The Addiction Treatment Problem in the United States

Posted · Add Comment
medication-assisted-treatment-opioids

History Lesson

There is a problem in America that until recently Addiction Treatment has gone unobserved and unchecked. The problem is with addiction treatment as a whole, and the status quo: It hasn’t been working and now addiction disorders are literally epidemic in the United States.

CASAColumbia, one of the world’s most reputable addiction research organizations (housed out of Columbia University), has revealed what is going wrong in the field of addiction care in their groundbreaking report, Addiction Medicine: Closing the Gap between Science and Practice, 2012. (To read the full article and to learn more about their findings click HERE).

Essentially, what this five-year study illuminated was that treatment programs in America, and the services provided by the medical system as a whole, are failing the addiction sufferer. The report reveals that while about 7 in 10 people with diseases like hypertension, major depression, and diabetes receive treatment, only about 1 in 10 people who need treatment for addiction involving alcohol or other drugs receive it. Of those who do receive treatment, most do not receive anything that approximates evidence-based care. Upon conclusion of the study they revealed these facts:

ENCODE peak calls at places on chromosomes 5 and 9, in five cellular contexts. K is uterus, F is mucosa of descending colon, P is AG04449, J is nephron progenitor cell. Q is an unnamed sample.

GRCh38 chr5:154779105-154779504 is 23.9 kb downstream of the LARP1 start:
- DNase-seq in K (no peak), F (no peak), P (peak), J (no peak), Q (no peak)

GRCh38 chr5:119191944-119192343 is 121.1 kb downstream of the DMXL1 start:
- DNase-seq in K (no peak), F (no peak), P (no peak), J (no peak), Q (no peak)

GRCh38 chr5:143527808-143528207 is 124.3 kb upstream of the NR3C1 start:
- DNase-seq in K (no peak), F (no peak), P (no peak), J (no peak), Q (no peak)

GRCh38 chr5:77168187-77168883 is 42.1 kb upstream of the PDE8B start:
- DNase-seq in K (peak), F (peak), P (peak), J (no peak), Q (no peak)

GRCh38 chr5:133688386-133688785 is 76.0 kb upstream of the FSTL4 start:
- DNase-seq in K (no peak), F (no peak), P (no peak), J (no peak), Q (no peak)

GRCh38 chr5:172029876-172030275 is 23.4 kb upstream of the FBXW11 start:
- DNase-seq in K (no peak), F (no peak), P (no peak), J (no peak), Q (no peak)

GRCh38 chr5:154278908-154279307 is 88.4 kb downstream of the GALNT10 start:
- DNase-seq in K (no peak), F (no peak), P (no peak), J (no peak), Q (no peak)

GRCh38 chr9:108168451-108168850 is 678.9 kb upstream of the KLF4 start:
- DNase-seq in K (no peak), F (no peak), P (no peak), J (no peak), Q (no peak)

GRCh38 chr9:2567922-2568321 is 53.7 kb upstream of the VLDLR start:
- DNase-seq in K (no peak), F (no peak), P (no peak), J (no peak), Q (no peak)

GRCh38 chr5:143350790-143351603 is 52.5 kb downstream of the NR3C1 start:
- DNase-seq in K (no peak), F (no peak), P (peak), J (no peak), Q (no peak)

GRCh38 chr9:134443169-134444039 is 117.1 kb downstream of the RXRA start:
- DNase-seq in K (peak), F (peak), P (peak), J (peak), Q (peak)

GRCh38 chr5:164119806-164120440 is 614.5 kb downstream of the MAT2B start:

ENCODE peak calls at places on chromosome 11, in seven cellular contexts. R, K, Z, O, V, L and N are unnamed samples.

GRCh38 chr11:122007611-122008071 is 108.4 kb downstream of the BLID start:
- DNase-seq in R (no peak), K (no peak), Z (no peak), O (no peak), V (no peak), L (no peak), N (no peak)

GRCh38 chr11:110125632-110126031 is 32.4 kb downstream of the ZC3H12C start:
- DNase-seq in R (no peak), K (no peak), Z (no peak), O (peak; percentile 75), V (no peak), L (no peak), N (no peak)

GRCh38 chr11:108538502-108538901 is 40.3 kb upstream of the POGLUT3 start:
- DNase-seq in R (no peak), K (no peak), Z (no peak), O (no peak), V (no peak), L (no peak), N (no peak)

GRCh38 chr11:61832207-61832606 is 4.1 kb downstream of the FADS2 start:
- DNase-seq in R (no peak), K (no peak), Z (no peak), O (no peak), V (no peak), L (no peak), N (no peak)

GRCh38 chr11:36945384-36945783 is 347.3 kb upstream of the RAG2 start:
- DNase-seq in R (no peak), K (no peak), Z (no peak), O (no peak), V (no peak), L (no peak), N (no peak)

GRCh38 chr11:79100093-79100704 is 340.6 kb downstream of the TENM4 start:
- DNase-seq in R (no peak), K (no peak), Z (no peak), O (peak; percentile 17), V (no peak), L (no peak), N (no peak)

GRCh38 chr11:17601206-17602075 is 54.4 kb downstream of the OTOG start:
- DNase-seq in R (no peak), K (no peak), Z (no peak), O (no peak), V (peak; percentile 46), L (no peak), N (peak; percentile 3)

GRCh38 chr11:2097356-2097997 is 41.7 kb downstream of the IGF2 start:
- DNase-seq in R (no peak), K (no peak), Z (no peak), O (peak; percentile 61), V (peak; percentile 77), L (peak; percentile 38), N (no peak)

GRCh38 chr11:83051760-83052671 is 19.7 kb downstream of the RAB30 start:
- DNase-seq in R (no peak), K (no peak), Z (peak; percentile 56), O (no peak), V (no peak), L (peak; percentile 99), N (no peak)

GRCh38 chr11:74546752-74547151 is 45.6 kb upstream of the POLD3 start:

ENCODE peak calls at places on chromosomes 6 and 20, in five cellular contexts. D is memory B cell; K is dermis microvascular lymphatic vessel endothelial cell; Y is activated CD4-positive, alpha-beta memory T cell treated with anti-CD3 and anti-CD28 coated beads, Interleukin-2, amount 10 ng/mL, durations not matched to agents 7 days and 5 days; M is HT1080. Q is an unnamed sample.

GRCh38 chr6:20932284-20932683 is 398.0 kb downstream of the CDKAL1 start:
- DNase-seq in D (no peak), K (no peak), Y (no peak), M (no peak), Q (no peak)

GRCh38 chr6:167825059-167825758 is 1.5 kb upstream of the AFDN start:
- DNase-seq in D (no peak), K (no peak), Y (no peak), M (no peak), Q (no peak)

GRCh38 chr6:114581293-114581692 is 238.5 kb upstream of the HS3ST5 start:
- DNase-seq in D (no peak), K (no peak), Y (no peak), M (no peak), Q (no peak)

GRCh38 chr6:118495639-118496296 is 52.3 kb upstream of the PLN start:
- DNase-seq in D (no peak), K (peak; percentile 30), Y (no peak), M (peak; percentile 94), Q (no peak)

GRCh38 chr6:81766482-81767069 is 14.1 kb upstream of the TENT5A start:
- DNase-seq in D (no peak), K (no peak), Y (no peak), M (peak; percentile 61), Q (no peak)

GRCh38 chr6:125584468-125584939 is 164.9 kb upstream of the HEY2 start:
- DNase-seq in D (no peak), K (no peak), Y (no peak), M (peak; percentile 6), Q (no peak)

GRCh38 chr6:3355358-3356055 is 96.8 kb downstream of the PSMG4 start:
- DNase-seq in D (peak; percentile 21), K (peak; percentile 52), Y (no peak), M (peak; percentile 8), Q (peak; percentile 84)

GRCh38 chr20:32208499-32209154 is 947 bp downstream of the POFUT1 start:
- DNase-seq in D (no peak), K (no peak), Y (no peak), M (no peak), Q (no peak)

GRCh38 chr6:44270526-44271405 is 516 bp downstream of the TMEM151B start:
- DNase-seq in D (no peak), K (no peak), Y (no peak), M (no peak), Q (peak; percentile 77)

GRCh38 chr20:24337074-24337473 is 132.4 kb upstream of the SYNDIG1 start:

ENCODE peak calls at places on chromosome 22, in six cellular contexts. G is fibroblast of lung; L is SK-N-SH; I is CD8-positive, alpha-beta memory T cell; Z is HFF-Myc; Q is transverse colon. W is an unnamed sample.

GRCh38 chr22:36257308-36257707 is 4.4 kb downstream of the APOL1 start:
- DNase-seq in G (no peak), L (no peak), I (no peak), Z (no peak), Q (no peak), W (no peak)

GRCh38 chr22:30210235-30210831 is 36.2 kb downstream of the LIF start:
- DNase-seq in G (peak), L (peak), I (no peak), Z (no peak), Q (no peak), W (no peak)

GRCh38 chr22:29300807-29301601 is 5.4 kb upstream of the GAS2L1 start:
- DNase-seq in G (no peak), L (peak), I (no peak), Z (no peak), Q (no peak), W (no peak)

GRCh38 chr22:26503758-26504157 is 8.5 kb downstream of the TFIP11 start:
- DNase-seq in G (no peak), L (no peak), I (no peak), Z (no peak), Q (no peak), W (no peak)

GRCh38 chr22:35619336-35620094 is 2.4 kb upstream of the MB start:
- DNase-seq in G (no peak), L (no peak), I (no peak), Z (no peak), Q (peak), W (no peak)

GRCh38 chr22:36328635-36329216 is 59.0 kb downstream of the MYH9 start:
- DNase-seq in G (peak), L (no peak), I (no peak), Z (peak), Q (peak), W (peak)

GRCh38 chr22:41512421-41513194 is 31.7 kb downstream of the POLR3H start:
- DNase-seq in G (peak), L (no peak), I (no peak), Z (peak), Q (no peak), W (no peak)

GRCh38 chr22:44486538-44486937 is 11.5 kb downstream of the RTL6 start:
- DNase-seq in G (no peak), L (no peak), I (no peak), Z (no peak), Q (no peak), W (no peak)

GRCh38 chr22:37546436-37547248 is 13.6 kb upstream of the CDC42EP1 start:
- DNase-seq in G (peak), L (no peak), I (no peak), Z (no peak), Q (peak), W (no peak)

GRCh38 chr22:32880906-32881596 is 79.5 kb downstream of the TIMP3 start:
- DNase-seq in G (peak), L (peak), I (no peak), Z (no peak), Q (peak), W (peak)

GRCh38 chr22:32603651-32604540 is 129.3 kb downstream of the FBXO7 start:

• 16% of the U.S. population has the disease of addiction
  • 90% of the people with addiction receive no form of treatment at all
  • addiction treatment is largely neglected by U.S. medical system
  • no national treatment standards exist to ensure quality care–standardized treatment at most 30-day rehab centers demonstrate recidivism (relapse) rates near 80%—these are the same results you expect to see with placebo treatments!
  • most medical professionals who should be providing treatment are not sufficiently trained to diagnose or treat addiction
  • most of those organizations providing addiction treatment are not staffed with medical professionals and are not equipped with the knowledge, skills, or credentials necessary to provide the full range of evidence-based services, including pharmaceutical and psychosocial therapies and other medical care

The great shame in this is that we know how to treat addiction successfully—but what works is rarely what is offered by the medical community, or even within most of America’s rehab centers. What works is known as Evidence-Based Care.

Although evidence-based screening, intervention, treatment, and disease management tools and practices exist, they rarely are employed. In short, CASAColumbia’s report exposes the fact that most medical professionals who should be providing treatment are not sufficiently trained to diagnose or treat addiction, and most of those providing addiction treatment are not medical professionals and are not equipped with the knowledge, skills, or credentials necessary to provide the full range of evidence-based services, including pharmaceutical and psychosocial therapies and other medical care.